Author: Brian Wu PhD. MD Candidate, Keck School of Medicine, Los Angeles, USA. Chief Editor: Hon A/Prof Amanda Oakley, Dermatologist, Hamilton, New Zealand, October 2015.
Coccidioidomycosis is a fungal infection that primarily affects the lungs and respiratory tract. It can in rare cases spread to other parts of the body.
Coccidioidomycosis is also known as San Joaquin Valley fever (or simply Valley fever) or desert rheumatism.
Coccidioidomycosis is caused by two distinct Coccidiodies species of soil fungus, Coccidioides immitis and Coccidioides posadaii.
The infection occurs through:
In 65% of cases, patients with coccidioidomycosis are asymptomatic.
Patients with mild or self-limiting infections will present with:
Patients with more severe infections can present with additional symptoms of:
Disseminated coccidioidomycosis refers to the spread of the lung infection to other organs.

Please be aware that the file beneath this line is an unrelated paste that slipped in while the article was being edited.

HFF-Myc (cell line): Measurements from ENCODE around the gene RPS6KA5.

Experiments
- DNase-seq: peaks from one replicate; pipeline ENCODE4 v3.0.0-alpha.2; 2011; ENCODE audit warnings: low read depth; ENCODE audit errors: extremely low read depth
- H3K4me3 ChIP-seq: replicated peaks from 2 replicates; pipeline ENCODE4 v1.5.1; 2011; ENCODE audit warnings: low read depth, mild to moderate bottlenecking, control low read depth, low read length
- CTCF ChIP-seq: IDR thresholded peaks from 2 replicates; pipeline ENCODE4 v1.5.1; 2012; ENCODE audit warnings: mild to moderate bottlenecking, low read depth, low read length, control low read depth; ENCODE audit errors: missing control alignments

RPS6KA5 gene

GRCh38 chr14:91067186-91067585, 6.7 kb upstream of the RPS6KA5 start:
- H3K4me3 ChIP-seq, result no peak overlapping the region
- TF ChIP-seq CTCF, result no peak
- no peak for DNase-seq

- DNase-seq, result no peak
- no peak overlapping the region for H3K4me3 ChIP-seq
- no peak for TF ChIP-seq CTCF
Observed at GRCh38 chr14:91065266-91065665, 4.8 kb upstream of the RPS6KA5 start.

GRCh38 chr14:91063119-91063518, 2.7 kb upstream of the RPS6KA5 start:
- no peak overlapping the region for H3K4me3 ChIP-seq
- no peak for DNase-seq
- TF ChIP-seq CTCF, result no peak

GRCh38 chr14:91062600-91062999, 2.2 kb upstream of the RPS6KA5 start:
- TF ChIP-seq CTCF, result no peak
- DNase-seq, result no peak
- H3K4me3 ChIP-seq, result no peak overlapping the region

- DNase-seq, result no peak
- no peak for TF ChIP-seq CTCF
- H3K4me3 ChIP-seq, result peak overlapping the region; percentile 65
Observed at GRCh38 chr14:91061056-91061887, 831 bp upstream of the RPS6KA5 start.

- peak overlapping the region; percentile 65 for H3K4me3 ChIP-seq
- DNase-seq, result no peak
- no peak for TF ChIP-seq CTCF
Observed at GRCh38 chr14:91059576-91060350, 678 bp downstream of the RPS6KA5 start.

This advance can be rapid and involve the soft tissues, joints, central nervous system, endocrine glands, eyes, liver, kidneys, peritoneal cavity and, most seriously, the meninges (lining around the brain). If untreated, coccidioides infections of the meninges are nearly always fatal.
Patients with disseminated coccidioidomycosis may present with:
Risk factors for coccidioidomycosis include:
Diagnosis of coccidioidomycosis is made through:
More severe cases may require additional testing, including:
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